Little grey boxes…

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When we were touring in Holland a few years ago, we were giving lots of our little grey boxes of ash away; we talked about it sometimes feeling as though ash is all we’re left when everything else is used up and burnt out, and we told this story:

A young Jewish boy (for these purposes, we’ll call him Asher) wanted to hear Jesus speak. So he got his mother’s permission to go down to where he’d heard Jesus was going to be. His mother allowed him to go, on three conditions: chores had to be done first, he was to be home before sunset, and he was to be careful, stay safe and not get into trouble. Once those chores were done, she sent him with a small packed meal of fish and bread.

He was so excited – he’d heard that this man, Jesus, who performed amazing miracles and told wonderful stories, was not far away, on the shore of the Sea of Galilee; he’d even heard someone say that this man may be the promised Messiah. But what really caught Asher’s attention was that he’d heard it said that Jesus had time and kindness for small children – no-one in ancient Israel had time for children; they were like women, invisible and irrelevant.

The day exceeded even Asher’s childishly optimistic expectations, and the boy sat taut with anticipation, among a huge crowd of people, each one straining to hear every word that Jesus spoke, and to miss absolutely nothing.

After a day of sitting in the baking sun, Asher sadly realised that the sun was getting low in the sky and that he needed to go home. But just as he was making his reluctant decision, there was some discussion among Jesus and his disciples about the fact that everyone present must be hungry and need feeding. Asher’s ears pricked up as Jesus sent the disciples among the crowd to ask whether anyone had brought any food with them. Most people had nothing, but Asher’s enthusiasm took over –  he stuck his hand in the air and shouted out excitedly ‘I’ve got some!’.

Then he realised to his horror that in that enormous crowd of people, he was the only one who’d put his hand up, and he was just a child with a few small loaves of bread and a couple of fish. What he had brought with him was going to go nowhere in the face of such a huge crowd of hungry people. What on earth had possessed him to make such a fool of himself?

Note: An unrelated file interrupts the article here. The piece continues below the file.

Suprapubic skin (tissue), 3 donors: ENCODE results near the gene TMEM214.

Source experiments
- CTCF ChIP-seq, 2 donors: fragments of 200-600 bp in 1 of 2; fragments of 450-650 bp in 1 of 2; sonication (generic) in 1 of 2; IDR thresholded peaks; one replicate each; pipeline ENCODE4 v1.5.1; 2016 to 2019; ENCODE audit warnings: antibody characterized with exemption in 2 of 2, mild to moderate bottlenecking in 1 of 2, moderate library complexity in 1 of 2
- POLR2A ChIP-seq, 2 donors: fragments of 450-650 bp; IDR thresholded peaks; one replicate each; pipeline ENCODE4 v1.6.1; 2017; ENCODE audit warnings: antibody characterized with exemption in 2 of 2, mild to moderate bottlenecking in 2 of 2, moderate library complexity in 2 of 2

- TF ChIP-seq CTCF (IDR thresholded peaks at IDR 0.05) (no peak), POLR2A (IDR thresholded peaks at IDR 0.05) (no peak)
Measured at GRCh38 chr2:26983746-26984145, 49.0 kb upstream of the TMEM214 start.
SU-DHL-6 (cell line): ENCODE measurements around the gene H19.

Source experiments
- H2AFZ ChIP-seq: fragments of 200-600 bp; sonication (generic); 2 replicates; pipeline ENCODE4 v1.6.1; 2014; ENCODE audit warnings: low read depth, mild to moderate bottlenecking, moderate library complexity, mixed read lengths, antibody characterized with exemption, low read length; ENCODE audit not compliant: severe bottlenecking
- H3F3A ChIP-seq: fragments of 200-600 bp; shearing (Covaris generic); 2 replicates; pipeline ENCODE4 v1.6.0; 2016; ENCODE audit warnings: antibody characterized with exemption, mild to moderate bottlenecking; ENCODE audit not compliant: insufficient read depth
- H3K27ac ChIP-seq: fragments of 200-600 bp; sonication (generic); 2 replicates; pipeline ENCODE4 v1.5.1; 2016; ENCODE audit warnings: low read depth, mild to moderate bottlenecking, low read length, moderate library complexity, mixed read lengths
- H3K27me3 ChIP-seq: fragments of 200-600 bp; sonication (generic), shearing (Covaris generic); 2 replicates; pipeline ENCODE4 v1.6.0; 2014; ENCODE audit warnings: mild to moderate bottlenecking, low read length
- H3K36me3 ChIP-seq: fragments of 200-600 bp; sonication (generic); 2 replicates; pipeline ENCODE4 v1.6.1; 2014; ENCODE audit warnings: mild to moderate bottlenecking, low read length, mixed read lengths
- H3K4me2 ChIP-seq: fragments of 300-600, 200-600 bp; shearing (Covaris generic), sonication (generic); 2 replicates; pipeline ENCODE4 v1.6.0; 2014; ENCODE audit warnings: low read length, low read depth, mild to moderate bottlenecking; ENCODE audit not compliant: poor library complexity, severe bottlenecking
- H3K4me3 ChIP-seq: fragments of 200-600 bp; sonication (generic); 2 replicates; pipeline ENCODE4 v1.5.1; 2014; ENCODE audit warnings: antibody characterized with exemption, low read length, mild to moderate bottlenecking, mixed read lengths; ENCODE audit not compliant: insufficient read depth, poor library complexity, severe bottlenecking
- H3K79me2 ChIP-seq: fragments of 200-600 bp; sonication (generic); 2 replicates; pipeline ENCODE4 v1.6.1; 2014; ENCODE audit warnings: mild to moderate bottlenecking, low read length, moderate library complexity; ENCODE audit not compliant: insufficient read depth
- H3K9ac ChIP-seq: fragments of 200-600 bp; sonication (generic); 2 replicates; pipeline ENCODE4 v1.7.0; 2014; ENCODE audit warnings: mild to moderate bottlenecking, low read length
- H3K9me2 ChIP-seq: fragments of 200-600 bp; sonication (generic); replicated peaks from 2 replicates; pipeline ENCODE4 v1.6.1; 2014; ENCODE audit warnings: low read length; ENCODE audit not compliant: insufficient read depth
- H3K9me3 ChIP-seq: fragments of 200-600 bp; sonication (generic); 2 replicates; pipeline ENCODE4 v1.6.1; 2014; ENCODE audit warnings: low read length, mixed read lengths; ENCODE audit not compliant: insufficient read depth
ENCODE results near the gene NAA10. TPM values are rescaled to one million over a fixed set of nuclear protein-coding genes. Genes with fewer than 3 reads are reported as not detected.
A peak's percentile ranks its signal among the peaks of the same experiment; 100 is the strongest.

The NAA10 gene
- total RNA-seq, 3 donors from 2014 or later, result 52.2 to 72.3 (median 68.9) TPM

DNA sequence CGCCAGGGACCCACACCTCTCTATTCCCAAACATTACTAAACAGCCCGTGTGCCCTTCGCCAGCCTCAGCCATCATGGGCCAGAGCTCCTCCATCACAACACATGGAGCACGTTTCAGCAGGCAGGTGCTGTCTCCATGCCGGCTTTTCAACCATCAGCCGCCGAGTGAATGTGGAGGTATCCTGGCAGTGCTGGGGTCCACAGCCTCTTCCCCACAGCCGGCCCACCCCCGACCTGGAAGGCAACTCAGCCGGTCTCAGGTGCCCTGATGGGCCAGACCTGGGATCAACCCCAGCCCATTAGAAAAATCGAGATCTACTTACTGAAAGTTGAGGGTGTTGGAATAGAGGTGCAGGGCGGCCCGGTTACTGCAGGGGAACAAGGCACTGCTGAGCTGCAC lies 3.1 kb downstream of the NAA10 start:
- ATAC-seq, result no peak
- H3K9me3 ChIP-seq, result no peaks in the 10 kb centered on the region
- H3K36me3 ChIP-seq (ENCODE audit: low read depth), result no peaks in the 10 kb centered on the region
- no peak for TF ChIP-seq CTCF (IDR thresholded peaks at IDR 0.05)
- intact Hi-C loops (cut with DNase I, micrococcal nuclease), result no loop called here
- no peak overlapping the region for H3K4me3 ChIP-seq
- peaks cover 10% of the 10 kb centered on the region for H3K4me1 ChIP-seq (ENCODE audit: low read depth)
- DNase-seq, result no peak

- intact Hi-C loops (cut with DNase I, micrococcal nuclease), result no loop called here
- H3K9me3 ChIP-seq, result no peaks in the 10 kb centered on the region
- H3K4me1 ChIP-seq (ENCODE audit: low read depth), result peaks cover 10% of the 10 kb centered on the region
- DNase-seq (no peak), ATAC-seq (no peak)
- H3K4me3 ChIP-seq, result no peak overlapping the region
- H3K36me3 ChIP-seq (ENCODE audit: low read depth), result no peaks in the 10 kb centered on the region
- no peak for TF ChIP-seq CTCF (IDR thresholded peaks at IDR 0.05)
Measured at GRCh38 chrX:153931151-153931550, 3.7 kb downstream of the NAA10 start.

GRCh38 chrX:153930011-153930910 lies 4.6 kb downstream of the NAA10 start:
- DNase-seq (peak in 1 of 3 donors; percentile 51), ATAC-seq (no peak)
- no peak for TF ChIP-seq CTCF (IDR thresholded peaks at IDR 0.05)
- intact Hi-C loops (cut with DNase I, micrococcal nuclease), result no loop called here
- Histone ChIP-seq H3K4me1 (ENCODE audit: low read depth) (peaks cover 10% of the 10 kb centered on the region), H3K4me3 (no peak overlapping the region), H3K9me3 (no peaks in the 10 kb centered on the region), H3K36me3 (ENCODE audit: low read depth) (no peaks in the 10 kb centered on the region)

Asher was mortified. Why couldn’t he have just stayed quiet like anyone sensible would have done? He wished he’d gone home when he’d first seen how late it was getting. He longed to hide.

He hung his head as he was called forward, trying to be as small and as unnoticeable as  possible as, pink with embarrassment, he obediently wove his way to the front of the crowd to meet Jesus. Resentful, mocking eyes were on him. One useless boy, two fish, five loaves, well over five thousand people.

But then he found himself at the front of the crowd, looking into the impossibly kind, unbelievably wise eyes of Jesus Christ. At that moment, all else disappeared.

We’ve all felt like this small boy, so many times. Weak, useless and laughably ill-equipped for the task at hand. But what Asher did next is exactly what each of us needs to do. He looked into those eyes, and put everything he had into The Saviour’s hands. A step of faith.

And Jesus did what Jesus does for each of us when we are ill-equipped and over-faced. When we are prepared to take that step of faith, against all the odds, and put everything into the hands of Christ.

He performed a miracle.

Penny Lyon
Visit Penny’s inspirational insights at
Alongside her husband Kevin, Penny is the lead singer with Out Of The Ashes, a gospel/jazz/blues band based in Gloucestershire, England committed to Christian ministry and mission. Connect with them via

Image Credit: IStock and Penny Lyon



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